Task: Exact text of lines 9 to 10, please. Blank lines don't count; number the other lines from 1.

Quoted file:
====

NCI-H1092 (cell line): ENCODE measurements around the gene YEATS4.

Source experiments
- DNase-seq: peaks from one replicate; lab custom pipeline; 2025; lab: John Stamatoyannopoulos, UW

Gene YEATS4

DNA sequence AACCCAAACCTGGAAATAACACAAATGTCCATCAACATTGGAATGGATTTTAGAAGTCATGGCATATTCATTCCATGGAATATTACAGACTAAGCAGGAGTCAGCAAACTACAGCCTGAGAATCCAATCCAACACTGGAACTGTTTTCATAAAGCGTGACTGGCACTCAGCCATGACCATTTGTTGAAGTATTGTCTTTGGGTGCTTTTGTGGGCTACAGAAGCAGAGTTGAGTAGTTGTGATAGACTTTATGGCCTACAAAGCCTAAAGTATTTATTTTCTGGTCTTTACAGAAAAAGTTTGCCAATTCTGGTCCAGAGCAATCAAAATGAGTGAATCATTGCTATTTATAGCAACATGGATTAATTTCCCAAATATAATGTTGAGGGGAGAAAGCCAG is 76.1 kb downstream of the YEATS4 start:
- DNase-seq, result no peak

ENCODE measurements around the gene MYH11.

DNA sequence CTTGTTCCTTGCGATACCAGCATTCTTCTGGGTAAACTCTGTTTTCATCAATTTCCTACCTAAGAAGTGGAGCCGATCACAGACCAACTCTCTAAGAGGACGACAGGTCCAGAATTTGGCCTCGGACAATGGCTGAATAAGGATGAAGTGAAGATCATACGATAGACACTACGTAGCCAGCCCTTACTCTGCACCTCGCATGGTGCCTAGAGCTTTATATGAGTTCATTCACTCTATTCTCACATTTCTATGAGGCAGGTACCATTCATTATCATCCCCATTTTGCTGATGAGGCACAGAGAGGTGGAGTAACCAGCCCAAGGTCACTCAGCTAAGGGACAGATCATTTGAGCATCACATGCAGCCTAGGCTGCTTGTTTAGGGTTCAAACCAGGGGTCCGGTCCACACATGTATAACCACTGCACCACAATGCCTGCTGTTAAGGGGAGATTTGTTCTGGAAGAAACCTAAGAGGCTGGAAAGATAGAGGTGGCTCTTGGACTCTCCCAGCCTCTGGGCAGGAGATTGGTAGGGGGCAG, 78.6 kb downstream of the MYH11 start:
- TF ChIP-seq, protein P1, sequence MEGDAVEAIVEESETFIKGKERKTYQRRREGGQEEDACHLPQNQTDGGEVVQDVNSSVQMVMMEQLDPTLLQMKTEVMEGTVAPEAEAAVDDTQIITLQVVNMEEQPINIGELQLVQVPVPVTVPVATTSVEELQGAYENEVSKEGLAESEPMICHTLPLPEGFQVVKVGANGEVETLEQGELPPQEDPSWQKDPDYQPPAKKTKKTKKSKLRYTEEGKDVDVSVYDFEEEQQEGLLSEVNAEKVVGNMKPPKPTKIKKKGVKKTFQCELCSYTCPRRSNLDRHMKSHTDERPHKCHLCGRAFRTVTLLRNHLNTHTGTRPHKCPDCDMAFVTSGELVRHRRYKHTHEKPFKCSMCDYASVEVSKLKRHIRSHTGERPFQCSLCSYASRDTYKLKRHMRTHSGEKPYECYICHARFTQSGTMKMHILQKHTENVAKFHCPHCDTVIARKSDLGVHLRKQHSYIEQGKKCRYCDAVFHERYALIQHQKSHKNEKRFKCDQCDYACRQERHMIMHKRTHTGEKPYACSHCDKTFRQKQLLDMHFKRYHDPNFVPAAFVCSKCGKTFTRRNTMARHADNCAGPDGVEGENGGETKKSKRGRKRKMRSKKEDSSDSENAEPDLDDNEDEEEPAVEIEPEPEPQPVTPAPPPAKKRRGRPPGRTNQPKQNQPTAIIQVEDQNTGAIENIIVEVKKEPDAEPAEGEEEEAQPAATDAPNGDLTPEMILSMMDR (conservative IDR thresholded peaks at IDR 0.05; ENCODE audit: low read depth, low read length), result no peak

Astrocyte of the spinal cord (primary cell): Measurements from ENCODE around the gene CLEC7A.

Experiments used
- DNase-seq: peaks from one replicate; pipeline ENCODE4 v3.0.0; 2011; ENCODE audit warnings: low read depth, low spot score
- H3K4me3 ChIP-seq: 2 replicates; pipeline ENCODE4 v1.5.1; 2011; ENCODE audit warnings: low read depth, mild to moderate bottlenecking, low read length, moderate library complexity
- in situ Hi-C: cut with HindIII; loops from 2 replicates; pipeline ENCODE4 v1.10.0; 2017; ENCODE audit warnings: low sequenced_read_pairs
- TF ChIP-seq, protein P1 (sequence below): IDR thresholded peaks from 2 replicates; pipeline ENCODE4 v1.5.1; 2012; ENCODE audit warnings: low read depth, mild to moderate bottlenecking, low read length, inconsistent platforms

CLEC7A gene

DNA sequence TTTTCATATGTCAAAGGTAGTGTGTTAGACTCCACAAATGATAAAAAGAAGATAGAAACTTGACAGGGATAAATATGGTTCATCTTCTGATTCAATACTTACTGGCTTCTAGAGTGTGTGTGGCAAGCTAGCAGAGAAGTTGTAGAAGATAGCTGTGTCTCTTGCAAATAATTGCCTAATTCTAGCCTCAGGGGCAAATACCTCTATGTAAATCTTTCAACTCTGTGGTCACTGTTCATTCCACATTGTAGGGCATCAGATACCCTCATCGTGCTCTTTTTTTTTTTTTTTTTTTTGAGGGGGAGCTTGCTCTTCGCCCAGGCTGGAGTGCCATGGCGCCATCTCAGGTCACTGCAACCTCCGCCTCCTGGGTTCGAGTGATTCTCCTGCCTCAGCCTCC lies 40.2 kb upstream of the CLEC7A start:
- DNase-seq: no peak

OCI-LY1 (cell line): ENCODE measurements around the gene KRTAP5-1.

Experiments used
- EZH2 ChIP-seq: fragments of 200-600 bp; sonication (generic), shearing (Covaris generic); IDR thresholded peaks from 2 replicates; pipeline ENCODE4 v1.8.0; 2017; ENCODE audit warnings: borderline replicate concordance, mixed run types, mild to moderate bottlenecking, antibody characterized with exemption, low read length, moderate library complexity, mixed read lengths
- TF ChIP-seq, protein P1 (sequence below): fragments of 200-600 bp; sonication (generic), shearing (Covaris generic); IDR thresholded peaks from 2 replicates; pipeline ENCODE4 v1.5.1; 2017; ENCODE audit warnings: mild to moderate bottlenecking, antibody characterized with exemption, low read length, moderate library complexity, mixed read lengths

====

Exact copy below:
- TF ChIP-seq, protein P1, sequence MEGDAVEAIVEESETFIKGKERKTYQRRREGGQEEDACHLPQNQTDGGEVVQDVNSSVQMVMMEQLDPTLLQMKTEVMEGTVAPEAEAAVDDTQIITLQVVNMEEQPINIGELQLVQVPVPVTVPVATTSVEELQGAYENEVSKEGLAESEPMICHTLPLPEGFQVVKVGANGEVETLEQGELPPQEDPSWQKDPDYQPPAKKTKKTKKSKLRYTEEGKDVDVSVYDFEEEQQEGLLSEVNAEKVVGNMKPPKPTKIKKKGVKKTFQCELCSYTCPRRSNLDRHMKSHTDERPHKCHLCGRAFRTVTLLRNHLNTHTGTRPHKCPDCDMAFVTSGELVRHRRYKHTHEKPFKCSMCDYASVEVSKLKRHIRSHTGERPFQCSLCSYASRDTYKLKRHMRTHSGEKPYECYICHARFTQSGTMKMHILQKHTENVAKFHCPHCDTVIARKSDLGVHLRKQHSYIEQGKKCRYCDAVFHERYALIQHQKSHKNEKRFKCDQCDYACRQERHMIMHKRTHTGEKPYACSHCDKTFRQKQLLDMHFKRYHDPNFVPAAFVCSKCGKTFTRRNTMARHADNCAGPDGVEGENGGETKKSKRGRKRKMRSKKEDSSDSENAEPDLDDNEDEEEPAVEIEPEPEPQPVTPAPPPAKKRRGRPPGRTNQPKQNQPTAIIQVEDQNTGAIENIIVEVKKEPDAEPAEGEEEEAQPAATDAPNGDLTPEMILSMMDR (conservative IDR thresholded peaks at IDR 0.05; ENCODE audit: low read depth, low read length), result no peak

Astrocyte of the spinal cord (primary cell): Measurements from ENCODE around the gene CLEC7A.